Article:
As deffers said here, people are capable of understanding politics, if it is valuable to them to do so, this is why organized labor is real. We need to create a society conducive of turning out organizationally minded people. Instead of relying on a few people to "call the shots", as it were, it would make more sense to rely on a lot of people having a general idea of what they want and to have that mass movement translate into political action.

That being said, as always, I'm thinking about potential futures rather than what's possible this minute. We're still a little too far out to just throw away representative democracy because modern people are idiots, but they're also poor, so I don't hold their idiocy against them.
 
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Oct 25, 2017
3,581
Where does PoliEra/PoliGaf fit under this then?
We're all going to get guillotined under the new regime so probably best not to plan around us as an example.

No, seriously, obviously some people do know a lot about politics in their spare time, and if we weren't so damaged by our video game message board post history, we are the kind of people who do end up going into politics as a career. But we are notable precisely because most people have healthier hobbies, like mixed martial arts or falconry, and don't get so into the weeds on politics.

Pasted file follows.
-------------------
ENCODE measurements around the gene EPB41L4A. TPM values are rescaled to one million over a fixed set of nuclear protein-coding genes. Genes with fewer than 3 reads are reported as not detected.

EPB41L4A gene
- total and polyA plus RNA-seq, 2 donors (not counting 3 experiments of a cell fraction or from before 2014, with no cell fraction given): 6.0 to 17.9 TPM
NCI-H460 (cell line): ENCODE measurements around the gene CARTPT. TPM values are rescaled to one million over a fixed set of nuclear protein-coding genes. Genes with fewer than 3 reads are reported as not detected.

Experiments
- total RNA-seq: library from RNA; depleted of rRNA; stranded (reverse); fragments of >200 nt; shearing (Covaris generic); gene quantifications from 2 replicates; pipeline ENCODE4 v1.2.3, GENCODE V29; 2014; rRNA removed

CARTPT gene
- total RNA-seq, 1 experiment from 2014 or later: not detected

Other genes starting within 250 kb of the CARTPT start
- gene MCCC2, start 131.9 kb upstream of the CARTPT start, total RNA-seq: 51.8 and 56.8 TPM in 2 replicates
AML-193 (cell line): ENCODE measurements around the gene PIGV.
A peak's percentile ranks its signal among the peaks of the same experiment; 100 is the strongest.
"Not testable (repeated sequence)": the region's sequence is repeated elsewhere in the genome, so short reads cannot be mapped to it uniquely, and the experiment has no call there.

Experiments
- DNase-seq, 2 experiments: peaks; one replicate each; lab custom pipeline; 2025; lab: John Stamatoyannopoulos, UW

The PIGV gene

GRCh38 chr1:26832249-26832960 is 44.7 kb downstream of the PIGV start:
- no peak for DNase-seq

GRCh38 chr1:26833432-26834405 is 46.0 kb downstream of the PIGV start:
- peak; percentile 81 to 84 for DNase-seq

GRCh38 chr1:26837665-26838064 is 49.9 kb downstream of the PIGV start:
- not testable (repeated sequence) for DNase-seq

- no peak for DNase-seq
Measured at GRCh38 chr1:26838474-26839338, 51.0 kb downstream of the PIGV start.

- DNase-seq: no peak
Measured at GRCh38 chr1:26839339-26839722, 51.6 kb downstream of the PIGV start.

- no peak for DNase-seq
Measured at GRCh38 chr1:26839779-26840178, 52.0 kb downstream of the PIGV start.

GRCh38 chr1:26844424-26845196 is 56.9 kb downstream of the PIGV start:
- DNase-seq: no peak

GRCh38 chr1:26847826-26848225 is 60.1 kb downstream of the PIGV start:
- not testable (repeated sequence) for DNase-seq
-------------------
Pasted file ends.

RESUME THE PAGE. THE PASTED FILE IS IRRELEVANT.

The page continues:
I read an article a few months ago, it was talking about the low rates of math literacy among Americans, but those same Americans could be quite mathematically oriented when they were discussing something important to them: sports, and sports stats

I think we all carry within ourselves the ability to understand policy to the extent that we can make reasonably informed decisions in politics or talk about it on a high, abstract level, and that can be taught and nurtured but this ability needs to be given some amount of social importance and normalization before it can manifest.
Yeah, the math thing is something I evangelize a lot, actually. People are taught to believe they're bad at math when in reality most people do tasks every day that are at least as cognitively difficult as algebra. My wife sometimes has anxiety attacks when asked to do math by hand, despite being a competent professional.

But I'm not really convinced that the same issue applies to politics. It’s a good argument, though. I could be wrong! I’ll have to think about it.
 
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Oct 25, 2017
7,477
Most people are basically totally apathetic about civics. In no small part due to centuries of ingrained learning that capital will beat you down if you don't make more than $100K a year. Hell if you don't make that much why would you ever vote or stay engaged until now, there's been no signs that the government on either party even views people in lower or baseline median income brackets as even worth considering as people. It's why voter turnout in anything other than a Presidential election is so incredibly low. People don't care, they tune out because politics doesn't help them and doesn't put food on the table. They have no option under capitalism to resist the mores of society.